While some horses have experienced a colic episode post-worming, it’s not the result of worming itself. In most instances, colic occurs 12 hours after worming when damage has already been done by parasites or in horses that haven’t been wormed regularly.
To understand why this correlation has been drawn, let’s examine this issue closer.
There are two types of colic that have become associated with worming. These are impaction colic and gas, or spasmodic, colic. While these types of colic have been linked to worming by horse owners, the true culprits are roundworms and tapeworms.
How do roundworms cause colic?
Roundworms reside in the small intestine. When a horse is wormed, roundworms are killed which, in large numbers, can become an obstruction within the small intestine, leading to impaction colic. This scenario most often affects young horses or those that haven’t been de-wormed regularly.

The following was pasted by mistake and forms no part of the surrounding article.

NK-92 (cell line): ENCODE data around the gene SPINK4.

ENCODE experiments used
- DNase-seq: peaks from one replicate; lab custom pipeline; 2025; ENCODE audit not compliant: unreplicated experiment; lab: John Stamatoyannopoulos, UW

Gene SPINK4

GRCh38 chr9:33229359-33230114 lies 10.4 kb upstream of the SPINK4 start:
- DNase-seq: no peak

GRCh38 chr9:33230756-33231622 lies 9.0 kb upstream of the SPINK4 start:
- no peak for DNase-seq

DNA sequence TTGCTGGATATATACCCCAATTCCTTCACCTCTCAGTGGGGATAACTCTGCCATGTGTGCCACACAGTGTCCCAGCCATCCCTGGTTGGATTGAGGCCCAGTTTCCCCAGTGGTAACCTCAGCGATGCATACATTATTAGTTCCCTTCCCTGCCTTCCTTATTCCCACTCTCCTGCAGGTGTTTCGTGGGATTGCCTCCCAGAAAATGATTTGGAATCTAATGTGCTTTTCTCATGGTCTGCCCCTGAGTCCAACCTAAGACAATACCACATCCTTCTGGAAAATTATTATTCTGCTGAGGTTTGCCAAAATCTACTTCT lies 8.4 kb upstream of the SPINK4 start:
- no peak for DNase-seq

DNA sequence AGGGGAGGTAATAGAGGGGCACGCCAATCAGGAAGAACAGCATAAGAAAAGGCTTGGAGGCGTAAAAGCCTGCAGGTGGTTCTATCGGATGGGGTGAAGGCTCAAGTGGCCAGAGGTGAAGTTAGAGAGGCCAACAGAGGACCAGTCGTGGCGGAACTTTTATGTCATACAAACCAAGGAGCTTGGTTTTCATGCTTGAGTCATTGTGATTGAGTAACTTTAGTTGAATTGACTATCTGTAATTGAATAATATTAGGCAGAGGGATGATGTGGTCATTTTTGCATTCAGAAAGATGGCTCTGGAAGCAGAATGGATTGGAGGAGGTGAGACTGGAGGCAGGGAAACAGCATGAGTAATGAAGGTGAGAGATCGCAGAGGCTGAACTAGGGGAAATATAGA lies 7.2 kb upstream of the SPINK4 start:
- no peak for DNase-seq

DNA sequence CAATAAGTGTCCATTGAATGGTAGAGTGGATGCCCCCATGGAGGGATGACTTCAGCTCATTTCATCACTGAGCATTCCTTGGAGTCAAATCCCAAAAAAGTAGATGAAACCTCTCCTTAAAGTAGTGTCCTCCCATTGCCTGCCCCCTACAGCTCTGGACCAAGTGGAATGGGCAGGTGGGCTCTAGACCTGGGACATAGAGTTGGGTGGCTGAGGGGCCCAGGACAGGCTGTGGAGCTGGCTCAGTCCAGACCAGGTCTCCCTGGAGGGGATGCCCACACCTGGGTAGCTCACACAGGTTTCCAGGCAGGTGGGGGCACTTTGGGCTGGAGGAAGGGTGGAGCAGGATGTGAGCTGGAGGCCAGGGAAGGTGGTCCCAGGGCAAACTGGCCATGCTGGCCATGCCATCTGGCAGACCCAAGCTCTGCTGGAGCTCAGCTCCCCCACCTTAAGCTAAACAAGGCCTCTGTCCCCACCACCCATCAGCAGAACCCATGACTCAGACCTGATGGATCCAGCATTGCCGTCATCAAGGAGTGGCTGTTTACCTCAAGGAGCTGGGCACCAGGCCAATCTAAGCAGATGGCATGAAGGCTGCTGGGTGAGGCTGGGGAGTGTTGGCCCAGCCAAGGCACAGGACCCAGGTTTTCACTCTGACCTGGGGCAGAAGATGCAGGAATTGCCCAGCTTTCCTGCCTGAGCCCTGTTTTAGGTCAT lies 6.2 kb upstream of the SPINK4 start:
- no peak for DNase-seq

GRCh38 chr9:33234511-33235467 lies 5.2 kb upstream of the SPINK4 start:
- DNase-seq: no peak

How do tapeworms cause colic?
Tapeworms cause damage to the intestine and cecum of horses prior to worming. These parasites have been linked to both impaction colic and gas colic. But, most often, this is due to the damage that’s already been done.
How do I avoid colic?
While some horse owners have concerns about colic post-worming, regular worming is vital to your horse’s long-term digestive health. Without routine worming, the health risks associated with parasites are high and any type of parasite can cause colic if not controlled.
Your veterinarian will be able to assist you in developing a worming program for your horses. If your horse hasn’t been wormed recently, speak with your veterinarian. They may advise to give a particular product to kill the worms in stages, the follow up with another product 2 weeks later in certain circumstances. N.B. Never give your horse half a dose of wormer, as this promotes resistant worms.